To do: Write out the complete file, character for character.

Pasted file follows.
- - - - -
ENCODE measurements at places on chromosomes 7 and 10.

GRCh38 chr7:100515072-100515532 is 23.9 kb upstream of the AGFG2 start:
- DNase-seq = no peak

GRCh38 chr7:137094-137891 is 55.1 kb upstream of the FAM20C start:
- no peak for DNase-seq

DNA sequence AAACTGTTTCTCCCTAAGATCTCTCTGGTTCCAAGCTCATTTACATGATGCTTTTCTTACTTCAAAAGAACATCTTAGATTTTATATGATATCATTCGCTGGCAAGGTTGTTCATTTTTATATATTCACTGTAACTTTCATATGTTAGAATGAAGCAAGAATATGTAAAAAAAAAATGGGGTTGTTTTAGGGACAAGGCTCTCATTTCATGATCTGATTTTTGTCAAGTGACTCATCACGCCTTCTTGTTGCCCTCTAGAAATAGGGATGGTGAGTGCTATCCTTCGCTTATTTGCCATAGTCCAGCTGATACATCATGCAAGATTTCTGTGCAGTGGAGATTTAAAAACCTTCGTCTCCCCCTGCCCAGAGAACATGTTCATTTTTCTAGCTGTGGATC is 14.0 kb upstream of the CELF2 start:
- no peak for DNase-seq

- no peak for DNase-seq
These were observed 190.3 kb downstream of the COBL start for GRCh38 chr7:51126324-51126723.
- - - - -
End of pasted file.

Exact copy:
ENCODE measurements at places on chromosomes 7 and 10.

GRCh38 chr7:100515072-100515532 is 23.9 kb upstream of the AGFG2 start:
- DNase-seq = no peak

GRCh38 chr7:137094-137891 is 55.1 kb upstream of the FAM20C start:
- no peak for DNase-seq

DNA sequence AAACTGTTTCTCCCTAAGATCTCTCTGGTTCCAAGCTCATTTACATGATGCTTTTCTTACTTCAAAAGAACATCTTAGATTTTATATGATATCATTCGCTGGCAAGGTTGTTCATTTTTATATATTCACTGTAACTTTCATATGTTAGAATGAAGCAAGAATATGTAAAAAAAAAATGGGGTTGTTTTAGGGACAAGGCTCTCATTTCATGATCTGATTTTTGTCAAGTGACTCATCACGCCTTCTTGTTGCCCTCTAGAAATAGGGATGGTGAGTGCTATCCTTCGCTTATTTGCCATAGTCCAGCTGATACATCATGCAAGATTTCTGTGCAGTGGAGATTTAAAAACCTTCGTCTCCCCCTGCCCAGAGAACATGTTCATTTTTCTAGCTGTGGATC is 14.0 kb upstream of the CELF2 start:
- no peak for DNase-seq

- no peak for DNase-seq
These were observed 190.3 kb downstream of the COBL start for GRCh38 chr7:51126324-51126723.